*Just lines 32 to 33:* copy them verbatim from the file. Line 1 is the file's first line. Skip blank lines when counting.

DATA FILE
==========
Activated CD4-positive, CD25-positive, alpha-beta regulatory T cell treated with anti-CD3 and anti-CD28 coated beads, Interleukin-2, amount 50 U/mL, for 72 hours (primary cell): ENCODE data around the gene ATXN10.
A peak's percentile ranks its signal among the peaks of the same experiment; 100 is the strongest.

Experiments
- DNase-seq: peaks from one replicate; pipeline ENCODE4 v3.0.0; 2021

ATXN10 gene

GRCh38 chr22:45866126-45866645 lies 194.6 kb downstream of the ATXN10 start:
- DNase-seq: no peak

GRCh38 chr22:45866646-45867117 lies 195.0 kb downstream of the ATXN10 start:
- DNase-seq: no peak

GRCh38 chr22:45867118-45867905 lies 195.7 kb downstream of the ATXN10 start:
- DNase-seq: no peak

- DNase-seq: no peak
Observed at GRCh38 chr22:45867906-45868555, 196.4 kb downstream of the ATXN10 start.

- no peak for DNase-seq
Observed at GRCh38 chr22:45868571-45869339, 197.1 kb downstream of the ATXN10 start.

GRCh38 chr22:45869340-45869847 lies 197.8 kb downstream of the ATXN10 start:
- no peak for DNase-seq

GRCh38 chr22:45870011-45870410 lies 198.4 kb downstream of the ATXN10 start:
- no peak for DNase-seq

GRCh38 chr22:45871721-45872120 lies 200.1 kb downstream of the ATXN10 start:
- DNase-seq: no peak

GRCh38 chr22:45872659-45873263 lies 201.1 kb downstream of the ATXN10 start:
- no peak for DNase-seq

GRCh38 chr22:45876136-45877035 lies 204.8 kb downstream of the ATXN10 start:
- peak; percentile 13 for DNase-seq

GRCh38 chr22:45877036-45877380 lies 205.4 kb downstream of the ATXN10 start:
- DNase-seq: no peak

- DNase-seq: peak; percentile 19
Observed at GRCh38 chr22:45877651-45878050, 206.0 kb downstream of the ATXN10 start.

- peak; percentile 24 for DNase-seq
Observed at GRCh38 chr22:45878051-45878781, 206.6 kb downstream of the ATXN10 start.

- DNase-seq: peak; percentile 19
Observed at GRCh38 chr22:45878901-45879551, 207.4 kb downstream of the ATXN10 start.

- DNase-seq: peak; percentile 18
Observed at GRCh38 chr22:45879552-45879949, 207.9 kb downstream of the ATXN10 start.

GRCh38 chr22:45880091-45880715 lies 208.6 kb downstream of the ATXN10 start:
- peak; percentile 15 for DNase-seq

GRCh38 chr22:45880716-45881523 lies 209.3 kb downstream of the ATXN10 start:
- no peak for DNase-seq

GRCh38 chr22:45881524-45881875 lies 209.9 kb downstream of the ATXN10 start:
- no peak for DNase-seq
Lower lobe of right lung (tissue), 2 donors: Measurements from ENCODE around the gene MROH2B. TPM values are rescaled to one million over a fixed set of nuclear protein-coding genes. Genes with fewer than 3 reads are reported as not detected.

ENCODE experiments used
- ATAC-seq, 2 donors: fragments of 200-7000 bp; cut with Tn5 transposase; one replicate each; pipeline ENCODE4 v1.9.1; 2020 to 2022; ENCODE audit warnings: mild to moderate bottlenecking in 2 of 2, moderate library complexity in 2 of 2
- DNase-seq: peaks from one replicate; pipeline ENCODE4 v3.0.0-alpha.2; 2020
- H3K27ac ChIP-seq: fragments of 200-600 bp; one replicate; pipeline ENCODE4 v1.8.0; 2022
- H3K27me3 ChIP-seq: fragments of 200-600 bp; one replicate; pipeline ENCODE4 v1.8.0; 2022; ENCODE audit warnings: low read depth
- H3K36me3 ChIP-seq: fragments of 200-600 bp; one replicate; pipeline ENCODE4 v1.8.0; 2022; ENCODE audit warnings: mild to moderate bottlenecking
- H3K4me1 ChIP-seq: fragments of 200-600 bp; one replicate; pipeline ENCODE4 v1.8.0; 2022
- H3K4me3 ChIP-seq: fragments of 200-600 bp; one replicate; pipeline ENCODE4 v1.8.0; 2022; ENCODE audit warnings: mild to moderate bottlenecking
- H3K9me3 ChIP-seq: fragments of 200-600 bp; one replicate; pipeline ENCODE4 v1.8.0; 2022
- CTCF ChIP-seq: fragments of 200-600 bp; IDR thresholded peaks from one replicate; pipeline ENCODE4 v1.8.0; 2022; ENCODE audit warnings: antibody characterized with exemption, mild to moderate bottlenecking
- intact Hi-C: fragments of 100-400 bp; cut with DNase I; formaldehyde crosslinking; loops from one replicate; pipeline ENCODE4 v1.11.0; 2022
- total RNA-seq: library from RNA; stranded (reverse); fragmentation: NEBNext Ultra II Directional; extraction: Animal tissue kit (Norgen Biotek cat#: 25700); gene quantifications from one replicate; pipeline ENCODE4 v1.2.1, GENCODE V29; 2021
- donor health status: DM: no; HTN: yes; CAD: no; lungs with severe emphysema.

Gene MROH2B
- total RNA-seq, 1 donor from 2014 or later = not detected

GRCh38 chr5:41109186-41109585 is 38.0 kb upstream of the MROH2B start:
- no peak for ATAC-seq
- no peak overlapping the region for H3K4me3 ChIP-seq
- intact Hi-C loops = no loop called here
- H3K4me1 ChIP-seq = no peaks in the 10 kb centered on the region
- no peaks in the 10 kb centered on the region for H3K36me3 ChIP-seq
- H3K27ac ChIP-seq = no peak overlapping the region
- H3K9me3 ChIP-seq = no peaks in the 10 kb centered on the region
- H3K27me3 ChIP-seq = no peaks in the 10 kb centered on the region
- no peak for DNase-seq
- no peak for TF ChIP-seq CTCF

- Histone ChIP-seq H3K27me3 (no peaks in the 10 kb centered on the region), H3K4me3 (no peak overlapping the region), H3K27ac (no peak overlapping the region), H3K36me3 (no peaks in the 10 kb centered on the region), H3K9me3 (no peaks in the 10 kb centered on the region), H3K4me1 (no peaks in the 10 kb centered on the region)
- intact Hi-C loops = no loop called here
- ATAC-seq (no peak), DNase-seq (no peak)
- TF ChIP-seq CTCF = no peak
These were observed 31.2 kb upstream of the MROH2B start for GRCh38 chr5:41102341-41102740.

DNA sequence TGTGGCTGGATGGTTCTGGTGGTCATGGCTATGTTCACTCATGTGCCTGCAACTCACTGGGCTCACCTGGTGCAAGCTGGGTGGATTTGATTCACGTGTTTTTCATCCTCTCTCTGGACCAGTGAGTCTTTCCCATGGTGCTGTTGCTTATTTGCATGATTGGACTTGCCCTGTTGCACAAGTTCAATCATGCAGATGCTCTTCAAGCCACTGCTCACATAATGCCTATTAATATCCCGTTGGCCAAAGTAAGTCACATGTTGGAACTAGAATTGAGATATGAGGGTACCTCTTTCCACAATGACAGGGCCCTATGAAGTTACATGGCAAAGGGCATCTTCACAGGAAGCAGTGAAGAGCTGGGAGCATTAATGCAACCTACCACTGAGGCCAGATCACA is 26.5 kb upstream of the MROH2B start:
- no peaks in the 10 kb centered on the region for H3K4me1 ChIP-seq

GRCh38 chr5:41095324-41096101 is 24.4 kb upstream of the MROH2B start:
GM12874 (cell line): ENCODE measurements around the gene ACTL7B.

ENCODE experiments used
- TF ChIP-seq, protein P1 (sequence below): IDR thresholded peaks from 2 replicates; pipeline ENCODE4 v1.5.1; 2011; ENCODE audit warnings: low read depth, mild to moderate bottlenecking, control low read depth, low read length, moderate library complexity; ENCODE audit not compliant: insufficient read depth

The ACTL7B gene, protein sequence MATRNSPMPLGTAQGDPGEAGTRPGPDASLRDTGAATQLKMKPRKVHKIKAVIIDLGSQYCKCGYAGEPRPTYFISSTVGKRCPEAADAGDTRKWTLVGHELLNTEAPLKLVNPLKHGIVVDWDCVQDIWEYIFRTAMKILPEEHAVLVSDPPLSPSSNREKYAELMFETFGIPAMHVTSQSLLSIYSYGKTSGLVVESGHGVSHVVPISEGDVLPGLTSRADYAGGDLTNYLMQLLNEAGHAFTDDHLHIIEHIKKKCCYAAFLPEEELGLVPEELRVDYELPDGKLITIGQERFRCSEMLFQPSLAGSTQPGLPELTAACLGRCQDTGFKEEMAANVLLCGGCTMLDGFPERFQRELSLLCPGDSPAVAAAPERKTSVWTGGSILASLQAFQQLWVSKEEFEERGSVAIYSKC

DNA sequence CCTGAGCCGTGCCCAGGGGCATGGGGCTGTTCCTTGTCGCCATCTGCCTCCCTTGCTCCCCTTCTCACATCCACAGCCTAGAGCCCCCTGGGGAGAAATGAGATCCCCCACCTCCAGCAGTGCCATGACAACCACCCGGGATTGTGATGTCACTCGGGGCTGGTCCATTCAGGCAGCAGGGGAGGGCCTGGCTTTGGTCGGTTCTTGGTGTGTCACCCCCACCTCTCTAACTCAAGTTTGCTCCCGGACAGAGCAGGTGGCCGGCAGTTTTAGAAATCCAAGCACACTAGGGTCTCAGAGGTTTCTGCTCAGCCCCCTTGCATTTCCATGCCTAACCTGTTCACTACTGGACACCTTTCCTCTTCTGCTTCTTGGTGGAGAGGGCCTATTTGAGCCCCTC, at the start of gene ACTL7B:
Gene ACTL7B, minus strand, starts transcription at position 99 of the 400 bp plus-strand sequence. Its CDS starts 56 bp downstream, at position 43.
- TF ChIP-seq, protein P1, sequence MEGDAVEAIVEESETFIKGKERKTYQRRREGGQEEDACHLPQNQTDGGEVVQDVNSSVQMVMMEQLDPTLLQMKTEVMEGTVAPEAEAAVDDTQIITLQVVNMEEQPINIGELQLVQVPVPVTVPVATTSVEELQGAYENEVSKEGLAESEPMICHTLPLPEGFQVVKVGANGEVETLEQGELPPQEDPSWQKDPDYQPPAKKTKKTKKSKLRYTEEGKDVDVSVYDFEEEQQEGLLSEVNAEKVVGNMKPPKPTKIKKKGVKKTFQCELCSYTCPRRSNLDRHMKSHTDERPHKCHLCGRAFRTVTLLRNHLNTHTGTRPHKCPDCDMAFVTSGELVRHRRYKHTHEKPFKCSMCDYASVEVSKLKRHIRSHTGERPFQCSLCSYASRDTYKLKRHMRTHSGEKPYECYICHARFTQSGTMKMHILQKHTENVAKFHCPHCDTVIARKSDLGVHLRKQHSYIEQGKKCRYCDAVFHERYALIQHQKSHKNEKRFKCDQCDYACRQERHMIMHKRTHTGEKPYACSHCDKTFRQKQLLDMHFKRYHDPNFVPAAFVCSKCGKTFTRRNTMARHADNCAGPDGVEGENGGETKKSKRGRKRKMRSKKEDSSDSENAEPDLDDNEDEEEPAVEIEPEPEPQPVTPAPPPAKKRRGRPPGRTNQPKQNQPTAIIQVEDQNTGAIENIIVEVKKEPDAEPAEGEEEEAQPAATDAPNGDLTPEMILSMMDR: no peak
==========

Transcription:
- DNase-seq: peak; percentile 19
Observed at GRCh38 chr22:45878901-45879551, 207.4 kb downstream of the ATXN10 start.